Smart contracts in Blockchain and how it works
This post will learn about smart contracts in Blockchain and how it works. Explained for beginners
What is a smart contract?
Smart contracts are essentially automated agreements between the creator of the contract and the recipient. Written in code, this agreement is embedded in the Blockchain, making it immutable and irreversible. They are often used to automate the execution of agreements so that all parties can be sure to conclude at the same time, without the need for intermediaries. They can also automate the workflow, starting when certain circumstances are met.
So what is an executed contract? A signed contract that establishes a contractual relationship between two or more parties is called an executed contract. Each party agrees to comply with the legal obligations that it has agreed to in the written agreement once the contract is duly signed. Popularized by the world’s second most popular Blockchain, Ethereum (ETH), smart contracts have led to a number of decentralized applications (DApps) and other network use cases.
One of the key advantages of blockchain networks is the automation of tasks that traditionally require an external intermediary. For example, the process can happen automatically, thanks to a smart contract Instead, the bank has to approve the transfer of funds from the client to the freelancer. All that is needed is for both parties to agree on a concept.
Another example might be a regulatory group and the citizens it represents debating the law. If the two parties agree on a blockchain-based system, the law would be enforced through a signed agreement. Perhaps users could read about the new law through the legal DApp or communicate with it in another blockchain-based way.
This article will educate readers about the history of smart contracts, how smart contracts work, and why smart contracts are important.
How do smart contracts work?
Think of smart contracts as digital “if-then” statements between two (or more) parties. If the needs of a group are met, then the agreement can be honored, and the contract is considered completed.
Let’s say the market demands 100 ears of corn from the farmers. The former will lock the funds into a smart contract that can be approved when the latter is delivered. When the farmer fulfills his obligation, the funds will be released immediately (ie after fulfillment of the legal contract). However, the contract is canceled and the funds are returned to the client if the farmer does not meet the deadline.
Of course, the above is a small use case. Smart contracts can be programmed to work for the masses, replacing government mandates and retail systems, among other benefits. Additionally, smart contracts would potentially eliminate the need to take certain disagreements to court, saving parties time and money.
This security is mainly due to the basic code of the smart contract. In Ethereum, for example, contracts are written in its Solidity programming language, which is Turing complete. This means that the rules and restrictions of smart contracts are built into the network code, and no bad actor can manipulate such rules. Ideally, these restrictions would mitigate fraud or covert changes to the contract. Cryptographic smart contracts can only come into force if all participants agree and sign on it. So he was set for life.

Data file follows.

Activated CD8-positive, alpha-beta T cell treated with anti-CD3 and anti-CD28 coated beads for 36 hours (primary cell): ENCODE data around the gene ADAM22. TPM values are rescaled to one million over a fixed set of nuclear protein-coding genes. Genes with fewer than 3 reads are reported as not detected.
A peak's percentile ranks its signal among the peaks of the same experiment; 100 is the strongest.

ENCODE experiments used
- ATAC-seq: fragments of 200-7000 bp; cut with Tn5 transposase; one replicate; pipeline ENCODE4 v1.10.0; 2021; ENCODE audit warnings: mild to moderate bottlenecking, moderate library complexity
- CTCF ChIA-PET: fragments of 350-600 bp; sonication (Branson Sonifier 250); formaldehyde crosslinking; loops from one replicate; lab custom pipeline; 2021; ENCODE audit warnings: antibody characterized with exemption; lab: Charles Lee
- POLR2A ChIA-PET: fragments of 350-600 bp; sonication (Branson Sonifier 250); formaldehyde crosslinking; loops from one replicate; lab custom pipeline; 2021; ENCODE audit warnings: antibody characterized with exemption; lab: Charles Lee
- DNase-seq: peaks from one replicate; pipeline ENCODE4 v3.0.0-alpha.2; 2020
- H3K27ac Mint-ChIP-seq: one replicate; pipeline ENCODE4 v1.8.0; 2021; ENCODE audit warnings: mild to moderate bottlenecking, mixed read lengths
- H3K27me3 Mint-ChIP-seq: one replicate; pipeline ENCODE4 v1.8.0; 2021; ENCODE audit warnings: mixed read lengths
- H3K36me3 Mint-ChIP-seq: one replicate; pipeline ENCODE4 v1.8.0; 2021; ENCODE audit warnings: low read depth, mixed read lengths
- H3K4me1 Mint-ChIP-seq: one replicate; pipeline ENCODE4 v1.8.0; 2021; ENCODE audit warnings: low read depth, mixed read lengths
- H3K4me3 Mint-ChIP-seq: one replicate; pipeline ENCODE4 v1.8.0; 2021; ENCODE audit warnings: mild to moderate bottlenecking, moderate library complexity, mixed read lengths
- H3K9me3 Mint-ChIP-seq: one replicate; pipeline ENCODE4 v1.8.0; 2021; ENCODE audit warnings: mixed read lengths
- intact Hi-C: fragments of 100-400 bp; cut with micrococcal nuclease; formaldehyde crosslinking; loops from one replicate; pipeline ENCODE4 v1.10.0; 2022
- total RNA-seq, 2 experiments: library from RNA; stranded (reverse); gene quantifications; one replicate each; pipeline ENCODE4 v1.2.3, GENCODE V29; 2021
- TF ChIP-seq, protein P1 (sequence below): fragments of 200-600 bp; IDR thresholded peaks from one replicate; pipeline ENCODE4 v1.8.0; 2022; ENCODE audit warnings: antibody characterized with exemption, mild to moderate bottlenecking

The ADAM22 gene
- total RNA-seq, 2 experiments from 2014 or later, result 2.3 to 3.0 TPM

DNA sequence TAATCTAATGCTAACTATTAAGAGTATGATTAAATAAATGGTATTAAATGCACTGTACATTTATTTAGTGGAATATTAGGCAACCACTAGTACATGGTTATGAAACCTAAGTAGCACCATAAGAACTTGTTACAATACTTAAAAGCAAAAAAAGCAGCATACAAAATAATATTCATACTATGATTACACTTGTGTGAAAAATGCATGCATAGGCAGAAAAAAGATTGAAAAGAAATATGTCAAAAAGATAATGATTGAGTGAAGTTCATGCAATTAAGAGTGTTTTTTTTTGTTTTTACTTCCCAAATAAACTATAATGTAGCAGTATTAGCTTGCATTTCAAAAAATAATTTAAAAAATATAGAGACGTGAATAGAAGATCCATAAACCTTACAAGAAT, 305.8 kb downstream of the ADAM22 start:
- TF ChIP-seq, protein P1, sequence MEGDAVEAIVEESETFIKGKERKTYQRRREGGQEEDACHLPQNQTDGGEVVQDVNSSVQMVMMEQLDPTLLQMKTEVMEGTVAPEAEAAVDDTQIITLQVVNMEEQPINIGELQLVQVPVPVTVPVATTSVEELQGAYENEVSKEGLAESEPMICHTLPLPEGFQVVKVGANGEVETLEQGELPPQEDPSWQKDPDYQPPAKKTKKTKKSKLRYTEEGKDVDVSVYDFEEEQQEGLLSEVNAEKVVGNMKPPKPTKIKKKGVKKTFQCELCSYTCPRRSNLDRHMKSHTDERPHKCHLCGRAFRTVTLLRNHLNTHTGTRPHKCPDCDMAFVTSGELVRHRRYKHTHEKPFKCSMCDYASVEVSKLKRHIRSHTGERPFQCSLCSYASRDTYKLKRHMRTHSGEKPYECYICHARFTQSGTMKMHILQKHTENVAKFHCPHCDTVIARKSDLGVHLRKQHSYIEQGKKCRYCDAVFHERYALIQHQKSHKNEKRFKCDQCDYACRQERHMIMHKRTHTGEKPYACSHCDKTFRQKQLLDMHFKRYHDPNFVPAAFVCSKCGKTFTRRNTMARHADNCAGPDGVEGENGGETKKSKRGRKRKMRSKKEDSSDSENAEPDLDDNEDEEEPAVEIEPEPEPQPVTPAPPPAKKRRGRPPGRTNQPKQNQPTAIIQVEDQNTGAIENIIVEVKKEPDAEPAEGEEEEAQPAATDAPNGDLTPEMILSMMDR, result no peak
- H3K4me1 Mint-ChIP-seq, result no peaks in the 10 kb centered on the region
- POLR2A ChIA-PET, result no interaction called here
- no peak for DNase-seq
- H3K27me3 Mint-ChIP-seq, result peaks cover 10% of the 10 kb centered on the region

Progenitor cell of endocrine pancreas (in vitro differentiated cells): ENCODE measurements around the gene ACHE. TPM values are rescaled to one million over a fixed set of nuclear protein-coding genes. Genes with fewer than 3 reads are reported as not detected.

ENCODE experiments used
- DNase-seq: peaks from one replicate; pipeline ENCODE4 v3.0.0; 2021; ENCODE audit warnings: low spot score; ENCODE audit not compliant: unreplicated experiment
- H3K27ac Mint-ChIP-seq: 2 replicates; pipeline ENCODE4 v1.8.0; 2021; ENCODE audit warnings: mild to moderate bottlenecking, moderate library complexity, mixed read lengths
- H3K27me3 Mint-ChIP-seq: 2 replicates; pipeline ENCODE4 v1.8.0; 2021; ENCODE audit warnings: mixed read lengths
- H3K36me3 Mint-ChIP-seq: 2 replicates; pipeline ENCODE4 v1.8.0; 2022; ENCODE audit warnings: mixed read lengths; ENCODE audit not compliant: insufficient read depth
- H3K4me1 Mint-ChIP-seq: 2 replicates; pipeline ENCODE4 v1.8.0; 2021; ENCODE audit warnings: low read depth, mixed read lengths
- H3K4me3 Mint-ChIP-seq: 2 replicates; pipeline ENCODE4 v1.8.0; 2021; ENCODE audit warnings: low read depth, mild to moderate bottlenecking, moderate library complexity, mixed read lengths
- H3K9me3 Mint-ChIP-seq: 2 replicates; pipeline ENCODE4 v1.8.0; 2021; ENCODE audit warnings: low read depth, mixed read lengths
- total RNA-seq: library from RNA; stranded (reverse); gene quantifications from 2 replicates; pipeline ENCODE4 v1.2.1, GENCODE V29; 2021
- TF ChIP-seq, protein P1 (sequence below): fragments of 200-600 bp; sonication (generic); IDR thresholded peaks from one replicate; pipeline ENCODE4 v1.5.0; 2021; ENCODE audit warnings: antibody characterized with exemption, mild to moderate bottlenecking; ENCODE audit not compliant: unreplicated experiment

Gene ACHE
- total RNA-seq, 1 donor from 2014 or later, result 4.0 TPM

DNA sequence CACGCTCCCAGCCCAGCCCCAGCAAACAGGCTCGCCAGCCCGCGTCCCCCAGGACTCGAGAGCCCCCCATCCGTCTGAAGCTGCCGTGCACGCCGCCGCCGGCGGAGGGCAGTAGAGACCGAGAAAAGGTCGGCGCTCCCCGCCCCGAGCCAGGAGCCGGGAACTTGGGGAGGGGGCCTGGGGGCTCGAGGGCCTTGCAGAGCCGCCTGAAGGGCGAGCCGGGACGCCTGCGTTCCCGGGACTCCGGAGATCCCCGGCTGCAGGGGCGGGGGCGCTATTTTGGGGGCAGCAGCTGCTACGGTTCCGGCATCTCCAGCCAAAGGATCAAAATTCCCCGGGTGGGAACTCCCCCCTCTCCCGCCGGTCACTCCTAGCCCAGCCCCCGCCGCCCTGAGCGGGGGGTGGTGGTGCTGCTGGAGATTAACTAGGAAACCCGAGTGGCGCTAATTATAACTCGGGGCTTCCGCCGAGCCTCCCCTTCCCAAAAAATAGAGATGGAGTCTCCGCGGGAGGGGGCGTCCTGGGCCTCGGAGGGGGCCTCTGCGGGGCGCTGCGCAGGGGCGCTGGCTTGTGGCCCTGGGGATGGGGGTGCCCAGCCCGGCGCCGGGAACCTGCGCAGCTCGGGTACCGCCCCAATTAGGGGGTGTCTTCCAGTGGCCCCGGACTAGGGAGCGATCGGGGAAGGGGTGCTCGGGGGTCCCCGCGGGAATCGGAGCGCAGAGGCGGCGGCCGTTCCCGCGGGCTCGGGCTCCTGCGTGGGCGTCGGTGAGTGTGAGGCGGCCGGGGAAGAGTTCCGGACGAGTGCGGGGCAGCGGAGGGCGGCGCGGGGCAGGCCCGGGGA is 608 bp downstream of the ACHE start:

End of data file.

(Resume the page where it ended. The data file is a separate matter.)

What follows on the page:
In more technical terms, the idea of a smart contract can be broken down into several steps.
First, a smart contract requires an agreement between two or more parties. Once established, the two of you can agree on the terms under which the smart deal will be considered complete. The decision would be written into a smart contract, which is then encrypted and stored on a blockchain network.
Once the contract is completed, the transaction is recorded on the Blockchain like any other. All nodes will update their copy of the Blockchain with this transaction, updating the new “state” of the network.
You may be wondering if Bitcoin (BTC) and other networks can use smart contracts.
To some extent, yes. Every BTC transaction is a technically simplified version of a smart contract, and two-tier solutions like the Lightning Network have been developed to expand the functionality of the network. However, the use of Ethereum smart contracts is a special case.
Unlike most blockchain networks that are described as distributed ledgers, Ethereum is considered a distributed state machine, containing what is known as the Ethereum Virtual Machine (EVM). This machine state, of which all Ethereum nodes agree to keep a copy, is stored in a smart contract and the rules these contracts must follow. Because each node has rules built in to the code, all Ethereum smart contracts have the same restrictions.
In addition to the above, over 200 smart contracts were listed on the Cardano blockchain explorer ( ADA ) in September 2021. ADA smart contracts are implemented using Marlowe, Plutus, and Glow programming languages.
It is also important to note that smart contracts differ from written contracts in many ways, as explained in the table below:
The historical background of smart contracts
Believe it or not, smart contracts have preceded blockchain technology. While Ethereum, introduced in 2014, is the most popular implementation of the protocol, cryptographer Nick Szabo established the idea in the 1990s.